- A flat left wrist
- Weight on your left side
- Forward shaft lean
- Head behind the ball
- Extended right leg
With a little practice on the range and following these following tips, you’ll cut down on those chunky shots and see your scoring average improve
Sense a theme here? Proper shifting of weight goes a long way in a strong golf swing. However, the issues in this process are different than when you top a shot. Instead of a reverse pivot, a chunky shot results from a player shifting their weight to the back foot on the backswing and leaving it there or transitioning it to the front foot too slowly. This shallows out the arc of the swing, causing the clubhead to hit the ground before the ball. Focus on engaging your hips and shifting the weight to the front foot at impact.
In the reverse of a top, the ball is likely too far back in your stance at address, shallowing out the swing plane and leading to the clubhead striking ground before the ball. Again, keep the ball in the middle of your stance down the center of your body on your iron shots. If the ball is forward in your stance, and your weight is not shifted, this will also cause a chunky shot, so be mindful of both in unison.
Much of your power comes from the coiling of the upper body and uncoiling to release that stored energy on the downswing and through impact. If your ball position is solid and the weight transfer is sound, but there is still a fat shot, then it’s likely your chest remains turned in away from the target. This forces the hands to pick up the slack, trying to square the face for impact, but instead, you just stick the clubhead into the ground. An active body leads to passive hands, so keep the body unwinding through impact to maintain lag and compress the ball.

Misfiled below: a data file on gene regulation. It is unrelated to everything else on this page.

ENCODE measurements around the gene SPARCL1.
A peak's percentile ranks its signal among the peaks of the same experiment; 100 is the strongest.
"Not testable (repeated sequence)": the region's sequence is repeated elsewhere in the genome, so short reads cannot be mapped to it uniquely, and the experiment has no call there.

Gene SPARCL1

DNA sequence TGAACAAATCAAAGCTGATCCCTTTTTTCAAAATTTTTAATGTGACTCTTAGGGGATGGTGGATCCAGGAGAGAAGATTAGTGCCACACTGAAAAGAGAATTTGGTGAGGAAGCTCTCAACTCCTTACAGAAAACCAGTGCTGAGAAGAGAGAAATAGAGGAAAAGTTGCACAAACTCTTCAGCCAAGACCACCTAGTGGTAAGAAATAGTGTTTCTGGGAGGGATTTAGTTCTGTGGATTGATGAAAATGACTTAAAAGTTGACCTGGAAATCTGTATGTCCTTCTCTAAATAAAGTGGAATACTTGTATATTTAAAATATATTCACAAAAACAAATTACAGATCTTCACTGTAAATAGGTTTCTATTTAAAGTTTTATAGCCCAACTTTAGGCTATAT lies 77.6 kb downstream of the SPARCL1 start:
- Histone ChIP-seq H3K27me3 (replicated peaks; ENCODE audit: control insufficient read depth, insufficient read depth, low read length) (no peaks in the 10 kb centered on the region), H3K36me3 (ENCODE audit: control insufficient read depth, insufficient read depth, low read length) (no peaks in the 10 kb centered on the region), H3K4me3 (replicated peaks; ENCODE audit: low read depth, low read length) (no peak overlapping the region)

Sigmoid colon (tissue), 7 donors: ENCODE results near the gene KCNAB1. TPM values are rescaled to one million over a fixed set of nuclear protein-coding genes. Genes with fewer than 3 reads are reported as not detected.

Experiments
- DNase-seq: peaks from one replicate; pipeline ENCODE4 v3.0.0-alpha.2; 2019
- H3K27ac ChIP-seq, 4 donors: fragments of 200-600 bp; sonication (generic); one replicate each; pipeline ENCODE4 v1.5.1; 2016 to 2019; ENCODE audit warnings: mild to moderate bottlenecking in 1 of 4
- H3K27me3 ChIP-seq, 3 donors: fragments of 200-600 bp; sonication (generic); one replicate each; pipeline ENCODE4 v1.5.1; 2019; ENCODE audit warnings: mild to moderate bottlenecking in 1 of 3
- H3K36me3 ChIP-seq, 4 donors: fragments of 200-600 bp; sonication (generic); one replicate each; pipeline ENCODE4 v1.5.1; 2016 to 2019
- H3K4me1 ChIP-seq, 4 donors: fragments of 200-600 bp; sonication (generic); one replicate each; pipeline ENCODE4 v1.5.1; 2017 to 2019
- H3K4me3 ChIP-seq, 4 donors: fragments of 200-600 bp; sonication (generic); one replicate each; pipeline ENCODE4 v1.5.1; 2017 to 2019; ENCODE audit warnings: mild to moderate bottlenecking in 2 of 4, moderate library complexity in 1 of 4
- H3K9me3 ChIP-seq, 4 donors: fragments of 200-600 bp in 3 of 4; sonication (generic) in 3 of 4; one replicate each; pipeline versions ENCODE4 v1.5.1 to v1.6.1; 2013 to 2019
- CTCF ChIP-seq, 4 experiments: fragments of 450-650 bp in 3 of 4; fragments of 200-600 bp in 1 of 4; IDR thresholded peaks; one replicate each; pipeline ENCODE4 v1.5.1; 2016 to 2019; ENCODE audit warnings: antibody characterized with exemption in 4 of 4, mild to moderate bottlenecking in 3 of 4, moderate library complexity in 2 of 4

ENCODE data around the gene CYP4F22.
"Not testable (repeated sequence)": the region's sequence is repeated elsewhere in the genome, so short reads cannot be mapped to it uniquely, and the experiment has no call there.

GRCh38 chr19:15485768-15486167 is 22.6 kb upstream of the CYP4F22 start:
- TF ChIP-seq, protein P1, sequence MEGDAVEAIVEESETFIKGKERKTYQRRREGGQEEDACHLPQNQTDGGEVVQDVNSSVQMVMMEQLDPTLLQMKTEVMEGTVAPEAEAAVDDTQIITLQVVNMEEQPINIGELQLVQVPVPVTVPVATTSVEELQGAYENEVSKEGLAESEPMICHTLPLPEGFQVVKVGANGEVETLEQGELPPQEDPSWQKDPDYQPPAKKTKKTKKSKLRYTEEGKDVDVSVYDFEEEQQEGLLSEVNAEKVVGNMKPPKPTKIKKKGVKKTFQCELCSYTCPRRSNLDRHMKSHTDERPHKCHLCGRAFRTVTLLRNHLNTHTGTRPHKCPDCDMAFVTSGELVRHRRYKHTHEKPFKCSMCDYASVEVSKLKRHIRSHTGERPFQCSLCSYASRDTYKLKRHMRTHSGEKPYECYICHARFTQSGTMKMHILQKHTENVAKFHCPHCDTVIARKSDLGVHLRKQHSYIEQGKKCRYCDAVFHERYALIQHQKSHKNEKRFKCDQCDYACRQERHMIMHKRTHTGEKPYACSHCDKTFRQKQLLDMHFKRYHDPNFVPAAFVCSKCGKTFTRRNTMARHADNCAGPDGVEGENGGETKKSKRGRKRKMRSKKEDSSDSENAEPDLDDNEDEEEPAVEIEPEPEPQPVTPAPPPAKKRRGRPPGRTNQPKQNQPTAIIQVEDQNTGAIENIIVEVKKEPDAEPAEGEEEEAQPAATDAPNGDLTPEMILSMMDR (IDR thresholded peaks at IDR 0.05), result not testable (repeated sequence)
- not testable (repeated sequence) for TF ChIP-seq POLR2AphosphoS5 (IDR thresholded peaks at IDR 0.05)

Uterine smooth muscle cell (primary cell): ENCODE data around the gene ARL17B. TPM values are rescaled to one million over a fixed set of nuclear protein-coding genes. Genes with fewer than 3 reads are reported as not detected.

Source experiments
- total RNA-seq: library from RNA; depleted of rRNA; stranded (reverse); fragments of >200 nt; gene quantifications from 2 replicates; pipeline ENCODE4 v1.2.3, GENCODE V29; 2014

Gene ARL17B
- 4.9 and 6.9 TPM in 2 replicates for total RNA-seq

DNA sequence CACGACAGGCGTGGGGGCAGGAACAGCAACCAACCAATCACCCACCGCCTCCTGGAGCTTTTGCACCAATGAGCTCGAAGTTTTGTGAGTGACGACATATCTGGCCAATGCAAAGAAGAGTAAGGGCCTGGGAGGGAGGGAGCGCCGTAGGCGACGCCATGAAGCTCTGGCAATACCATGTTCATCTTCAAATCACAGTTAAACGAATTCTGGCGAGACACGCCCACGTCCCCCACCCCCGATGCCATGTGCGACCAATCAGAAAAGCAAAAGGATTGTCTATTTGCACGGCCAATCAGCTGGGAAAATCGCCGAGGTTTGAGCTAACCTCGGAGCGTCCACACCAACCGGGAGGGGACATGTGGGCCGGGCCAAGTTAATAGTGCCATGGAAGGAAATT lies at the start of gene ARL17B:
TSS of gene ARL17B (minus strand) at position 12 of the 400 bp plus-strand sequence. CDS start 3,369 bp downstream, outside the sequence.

This can be the most difficult aspect of a swing to correct because of poor habits becoming muscle memory. A sound swing plane greatly increases the consistency in your ball striking, so it should be a focus. When hitting fat shots, the clubhead approaches the ball too far inside — making it under plane. The backswing takes the arms and clubhead too far to the inside, tending to create shallow arcs and chunky contact.
Using an alignment rod is the best way to cure swing plane issues as it gives you a straight-line visual of where your club is going both back and down to impact. The longer your swing goes, the harder it is to maintain a proper plane. So don’t be afraid to shorten your swing to find consistent contact. It’s better than chunking the ball because you’ll still hit it farther, straighter and remain in the short grass!